There's no shortage of Souls-likes vying for our attention, but only one can claim to put a dark and twisted spin on the everlasting story of Pinocchio. Developed by South Korean studio Neowiz Games, Lies of P presents a very loose retelling of Italian author Carlo Collodi's 1883 novel The Adventures of Pinocchio. This grim reimagining, combined with a striking Belle Epoque-infused setting, ensures that Lies of P's aesthetic stands apart from other Souls-likes, including From Software's own. Bloodborne is still a clear inspiration, as its tonal atmosphere and combat design call to mind the cosmic horror masterpiece, leading to it feeling overly derivative at times. Still, Neowiz also implements just enough originality for Lies of P to eke out its own identity, even if it's as thin as a puppet string.
The story sees you take on the role of P, a lifelike puppet who wakes up amidst the carnage of a puppet-led invasion of the fictional city of Krat. If you're familiar with Pinocchio, you'll likely recognize character names such as the puppet-maker Geppetto and the talking cricket Gemini. Their names are usually where the similarities end, however--either in relation to the book or any Disney-produced retellings. For one, Gemini isn't an anthropomorphic insect but rather a tiny puppet caged in a lantern on P's belt, acting as both a guide and source of light. Similarly, characters like the Fox, Cat, and Alidoro are reimagined as common criminals and thieves, who don their respective animal masks in order to achieve both anonymity and infamy.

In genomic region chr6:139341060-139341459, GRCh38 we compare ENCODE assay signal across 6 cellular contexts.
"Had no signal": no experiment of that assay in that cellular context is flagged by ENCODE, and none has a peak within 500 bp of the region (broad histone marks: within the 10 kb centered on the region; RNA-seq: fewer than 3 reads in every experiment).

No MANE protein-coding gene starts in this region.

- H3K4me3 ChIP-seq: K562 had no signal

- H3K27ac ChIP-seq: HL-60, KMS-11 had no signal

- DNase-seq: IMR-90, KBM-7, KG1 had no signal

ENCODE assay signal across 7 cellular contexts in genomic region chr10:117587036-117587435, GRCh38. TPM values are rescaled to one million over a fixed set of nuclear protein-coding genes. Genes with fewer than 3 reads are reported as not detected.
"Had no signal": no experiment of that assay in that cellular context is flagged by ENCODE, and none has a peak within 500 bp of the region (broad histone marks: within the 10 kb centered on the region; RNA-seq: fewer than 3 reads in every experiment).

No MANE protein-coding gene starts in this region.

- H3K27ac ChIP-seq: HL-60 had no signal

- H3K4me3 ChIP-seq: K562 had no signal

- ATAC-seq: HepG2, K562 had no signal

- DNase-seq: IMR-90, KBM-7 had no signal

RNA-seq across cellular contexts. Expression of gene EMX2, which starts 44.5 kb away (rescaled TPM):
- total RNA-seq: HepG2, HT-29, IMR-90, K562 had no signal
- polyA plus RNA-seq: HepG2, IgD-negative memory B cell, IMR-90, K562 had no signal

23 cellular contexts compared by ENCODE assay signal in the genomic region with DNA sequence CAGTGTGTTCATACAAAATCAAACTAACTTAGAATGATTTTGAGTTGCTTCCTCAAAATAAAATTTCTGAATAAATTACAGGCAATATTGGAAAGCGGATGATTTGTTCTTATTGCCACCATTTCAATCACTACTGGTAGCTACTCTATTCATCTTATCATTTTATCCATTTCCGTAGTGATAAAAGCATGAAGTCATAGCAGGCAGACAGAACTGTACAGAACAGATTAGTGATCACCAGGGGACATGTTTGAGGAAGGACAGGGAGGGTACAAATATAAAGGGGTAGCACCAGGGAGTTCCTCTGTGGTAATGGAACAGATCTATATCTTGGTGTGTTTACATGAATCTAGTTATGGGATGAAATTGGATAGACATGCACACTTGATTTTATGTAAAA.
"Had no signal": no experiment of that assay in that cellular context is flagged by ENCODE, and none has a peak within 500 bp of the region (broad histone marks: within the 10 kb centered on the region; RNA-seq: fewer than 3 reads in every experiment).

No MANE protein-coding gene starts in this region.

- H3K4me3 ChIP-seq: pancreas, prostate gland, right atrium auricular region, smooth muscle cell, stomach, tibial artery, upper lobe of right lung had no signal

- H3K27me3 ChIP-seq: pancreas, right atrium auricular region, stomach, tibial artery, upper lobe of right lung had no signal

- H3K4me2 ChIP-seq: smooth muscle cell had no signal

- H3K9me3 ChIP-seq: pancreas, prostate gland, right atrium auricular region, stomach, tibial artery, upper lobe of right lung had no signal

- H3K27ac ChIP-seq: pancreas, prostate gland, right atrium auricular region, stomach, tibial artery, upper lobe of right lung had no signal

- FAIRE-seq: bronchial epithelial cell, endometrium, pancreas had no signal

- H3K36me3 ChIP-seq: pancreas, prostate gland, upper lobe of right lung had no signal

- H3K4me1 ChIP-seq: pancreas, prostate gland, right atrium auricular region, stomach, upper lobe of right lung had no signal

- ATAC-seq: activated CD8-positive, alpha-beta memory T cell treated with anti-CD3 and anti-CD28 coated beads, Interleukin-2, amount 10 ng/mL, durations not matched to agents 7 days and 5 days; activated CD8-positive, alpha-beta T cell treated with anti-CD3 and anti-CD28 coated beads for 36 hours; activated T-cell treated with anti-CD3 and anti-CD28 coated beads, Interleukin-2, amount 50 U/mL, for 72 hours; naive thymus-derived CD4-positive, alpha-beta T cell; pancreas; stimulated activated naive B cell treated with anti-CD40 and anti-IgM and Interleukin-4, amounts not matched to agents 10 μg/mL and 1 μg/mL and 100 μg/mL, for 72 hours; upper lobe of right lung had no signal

It's this unique take on a familiar tale that makes Lies of P such an intriguing proposition, so it's hard not to feel disappointed when the story doesn't kick into gear until close to its final act. For the most part, you're tasked with visiting various locations where you'll need to either rescue someone or defeat a specific enemy before returning to the game's central hub. Without an overarching goal to propel you forward, it feels unfocused and only attains a sense of momentum in its final few hours once the antagonist reveals themself. There's very little to latch onto before this point, outside of a curiosity to see where the narrative could potentially go. It's not a case where the game is holding back and being intentionally opaque either. The story is predominantly told via expositional dumps and there's little sense of mystery as a result. There are interesting moments dotted throughout but they're fleeting, and I don't think it's too harsh to expect more considering the source material.Continue Reading at GameSpot